At a time when the Indian fast bowling seems to be enjoying its golden period, the man who was rattling batsmen with his pace earlier than most others seems to be have been lost in the crowd. Varun Aaron was the original tearaway pacer in this decade of Indian cricket. Making his debut during India's 5-match home series against England, his ability to get near the 150kph mark was clearly visible.
Aaron, who suffered from injuries more often than other bowlers, remained an in-and-out member of the team. But his pace was unaffected and the threat he posed to batsmen was encapsulated in the bouncer he delivered to Stuart Broad during a Test in 2014 that caused a fracture on his face. An ordinary series in Australia later that year where most bowlers struggled didn't help him much. His last game for India in the white jersey came in 2015.
Now, in an interview to The Cricketer, the 29-year old has bared his heart and talked about his struggles with fitness and his continuing passion for bowling at high speeds. "Even though I have had eight stress fractures of my back, I still bowl at 150 kilometres per hour. I love doing it. I could never see myself doing anything else except bowling fast," he told the magazine.
Some years ago, Indian commentators used to lament the tendency of Indian bowlers to get slower as their careers progressed. But Aaron was never going to follow the pattern. Speed was necessary for him and he maintained it despite all the physical setbacks. "I think people in India now realise that Indian fast bowlers can consistently be quick and not just get bogged down by the conditions and the wickets and become a medium-pacer. We had Munaf Patel, who was really quick, but then he became a line and length bowler. There were a couple of others who started off at 145kph but then slowed down.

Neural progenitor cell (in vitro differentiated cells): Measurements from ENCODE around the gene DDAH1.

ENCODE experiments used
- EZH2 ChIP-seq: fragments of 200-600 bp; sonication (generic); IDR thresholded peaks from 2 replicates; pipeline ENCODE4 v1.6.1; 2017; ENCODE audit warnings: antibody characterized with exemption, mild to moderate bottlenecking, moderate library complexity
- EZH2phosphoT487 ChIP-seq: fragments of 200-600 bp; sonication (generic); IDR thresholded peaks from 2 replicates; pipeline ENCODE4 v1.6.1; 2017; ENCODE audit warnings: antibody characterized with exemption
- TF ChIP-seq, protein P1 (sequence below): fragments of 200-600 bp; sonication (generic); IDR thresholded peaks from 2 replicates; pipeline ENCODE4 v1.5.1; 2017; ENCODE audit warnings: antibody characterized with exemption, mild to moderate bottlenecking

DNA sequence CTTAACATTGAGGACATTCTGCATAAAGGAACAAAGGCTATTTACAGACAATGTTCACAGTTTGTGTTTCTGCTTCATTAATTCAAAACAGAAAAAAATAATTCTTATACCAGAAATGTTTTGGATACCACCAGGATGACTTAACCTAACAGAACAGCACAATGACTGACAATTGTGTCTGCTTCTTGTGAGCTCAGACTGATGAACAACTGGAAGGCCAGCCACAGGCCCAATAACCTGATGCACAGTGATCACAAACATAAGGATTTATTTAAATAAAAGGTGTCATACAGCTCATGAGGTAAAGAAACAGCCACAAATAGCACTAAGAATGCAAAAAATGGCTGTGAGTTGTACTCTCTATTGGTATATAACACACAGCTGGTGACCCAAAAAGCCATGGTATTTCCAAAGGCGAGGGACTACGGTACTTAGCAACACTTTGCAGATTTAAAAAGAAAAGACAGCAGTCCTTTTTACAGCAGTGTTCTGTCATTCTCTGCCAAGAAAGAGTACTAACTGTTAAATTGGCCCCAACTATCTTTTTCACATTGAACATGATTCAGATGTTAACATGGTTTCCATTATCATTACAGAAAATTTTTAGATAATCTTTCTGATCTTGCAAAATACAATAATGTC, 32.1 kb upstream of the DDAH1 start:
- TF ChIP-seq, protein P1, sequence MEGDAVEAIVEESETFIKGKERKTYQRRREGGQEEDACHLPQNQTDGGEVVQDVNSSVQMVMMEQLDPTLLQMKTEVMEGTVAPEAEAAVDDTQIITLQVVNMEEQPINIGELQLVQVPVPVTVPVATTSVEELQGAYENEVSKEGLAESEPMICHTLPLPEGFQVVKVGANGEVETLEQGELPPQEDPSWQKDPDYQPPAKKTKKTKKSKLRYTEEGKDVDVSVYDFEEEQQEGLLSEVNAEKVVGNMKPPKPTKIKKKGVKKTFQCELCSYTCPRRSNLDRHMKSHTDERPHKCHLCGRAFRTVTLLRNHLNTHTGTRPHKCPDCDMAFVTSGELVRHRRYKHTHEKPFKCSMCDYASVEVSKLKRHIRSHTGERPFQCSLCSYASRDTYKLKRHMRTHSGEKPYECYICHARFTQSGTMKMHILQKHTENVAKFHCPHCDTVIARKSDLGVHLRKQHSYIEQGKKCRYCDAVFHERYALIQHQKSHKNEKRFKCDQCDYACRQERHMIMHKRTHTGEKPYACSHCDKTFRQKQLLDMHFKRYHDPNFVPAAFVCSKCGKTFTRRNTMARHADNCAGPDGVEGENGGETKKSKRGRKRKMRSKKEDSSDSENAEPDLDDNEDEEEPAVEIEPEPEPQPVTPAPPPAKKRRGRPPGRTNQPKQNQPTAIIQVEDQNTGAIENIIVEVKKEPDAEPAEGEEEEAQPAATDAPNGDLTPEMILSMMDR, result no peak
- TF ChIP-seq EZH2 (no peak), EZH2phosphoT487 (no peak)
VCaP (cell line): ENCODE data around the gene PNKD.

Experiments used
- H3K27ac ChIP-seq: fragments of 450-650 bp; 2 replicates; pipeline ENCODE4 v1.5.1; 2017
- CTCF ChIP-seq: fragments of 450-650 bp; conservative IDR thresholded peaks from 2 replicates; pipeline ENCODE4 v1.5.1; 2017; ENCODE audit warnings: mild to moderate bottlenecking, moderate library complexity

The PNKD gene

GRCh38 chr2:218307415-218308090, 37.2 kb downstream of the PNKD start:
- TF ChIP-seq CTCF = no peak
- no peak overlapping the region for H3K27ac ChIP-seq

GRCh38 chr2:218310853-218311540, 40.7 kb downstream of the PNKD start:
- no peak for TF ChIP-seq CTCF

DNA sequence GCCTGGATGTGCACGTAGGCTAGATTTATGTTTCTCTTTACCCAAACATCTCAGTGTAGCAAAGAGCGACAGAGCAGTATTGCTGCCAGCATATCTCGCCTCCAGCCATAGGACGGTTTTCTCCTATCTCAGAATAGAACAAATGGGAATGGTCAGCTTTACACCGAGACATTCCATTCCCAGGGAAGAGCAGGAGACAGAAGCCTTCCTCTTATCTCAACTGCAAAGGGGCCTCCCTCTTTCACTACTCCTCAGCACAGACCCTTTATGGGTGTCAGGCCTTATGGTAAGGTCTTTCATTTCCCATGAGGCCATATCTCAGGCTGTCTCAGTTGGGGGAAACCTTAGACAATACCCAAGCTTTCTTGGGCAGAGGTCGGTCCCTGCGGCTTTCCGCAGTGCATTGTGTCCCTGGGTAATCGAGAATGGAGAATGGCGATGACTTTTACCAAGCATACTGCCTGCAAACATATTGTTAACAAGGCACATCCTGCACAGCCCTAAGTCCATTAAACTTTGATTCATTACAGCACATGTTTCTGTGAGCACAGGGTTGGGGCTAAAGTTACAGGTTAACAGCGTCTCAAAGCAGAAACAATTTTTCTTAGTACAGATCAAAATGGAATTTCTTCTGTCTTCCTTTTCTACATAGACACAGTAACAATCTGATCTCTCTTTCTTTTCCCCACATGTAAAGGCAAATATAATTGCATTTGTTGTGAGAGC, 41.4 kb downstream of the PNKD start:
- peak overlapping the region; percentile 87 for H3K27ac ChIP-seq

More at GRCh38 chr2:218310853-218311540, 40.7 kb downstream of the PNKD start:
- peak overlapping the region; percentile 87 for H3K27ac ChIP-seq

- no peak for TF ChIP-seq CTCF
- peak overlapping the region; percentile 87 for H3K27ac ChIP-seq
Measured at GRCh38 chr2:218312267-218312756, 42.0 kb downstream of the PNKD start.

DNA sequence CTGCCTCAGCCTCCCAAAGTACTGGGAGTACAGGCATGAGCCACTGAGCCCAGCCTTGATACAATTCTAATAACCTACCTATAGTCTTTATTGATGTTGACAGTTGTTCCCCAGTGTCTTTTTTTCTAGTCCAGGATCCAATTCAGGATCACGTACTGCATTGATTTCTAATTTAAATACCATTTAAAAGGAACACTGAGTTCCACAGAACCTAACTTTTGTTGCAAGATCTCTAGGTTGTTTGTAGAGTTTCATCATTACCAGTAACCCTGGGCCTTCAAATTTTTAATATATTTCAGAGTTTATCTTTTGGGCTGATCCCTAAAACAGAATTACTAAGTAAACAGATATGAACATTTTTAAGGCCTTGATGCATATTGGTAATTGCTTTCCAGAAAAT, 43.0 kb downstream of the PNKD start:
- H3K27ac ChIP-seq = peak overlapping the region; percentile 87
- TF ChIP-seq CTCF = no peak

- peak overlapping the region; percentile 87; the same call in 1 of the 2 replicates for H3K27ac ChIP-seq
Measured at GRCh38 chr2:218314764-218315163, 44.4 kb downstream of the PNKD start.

"Even through my physical setbacks, that was never a part of my plan. I had a back operation in 2013, when the doctors told me I'd have to cut down a bit of pace. After that, I came back and kept bowling at 150kph," Aaron asserted.
While analysing what has led to the mushrooming of genuinely quick fast bowlers in India in recent times, Aaron provided some highly valuable technical insights into the art of fast bowling and its practice in India. "As Asians, we are a lot more flexible, a lot more loose than Caucasians. They are more sturdily built. For a long time, people in India and in Asia were trying to do what worked for the English or West Indian fast bowlers or the Aussies. Now, we are realising what works for us.
"We have worked out that each individual has a programme and a way that works best for them rather than doing what the world is doing. It has made a massive difference."
While the likes of Jasprit Bumrah and Mohammad Shami are dazzling the world with their high-quality pace bowling at high speeds, the Jharkhand lad is struggling to bring himself back in the reckoning. However, if he keeps his pace up, perhaps he may get a second chance.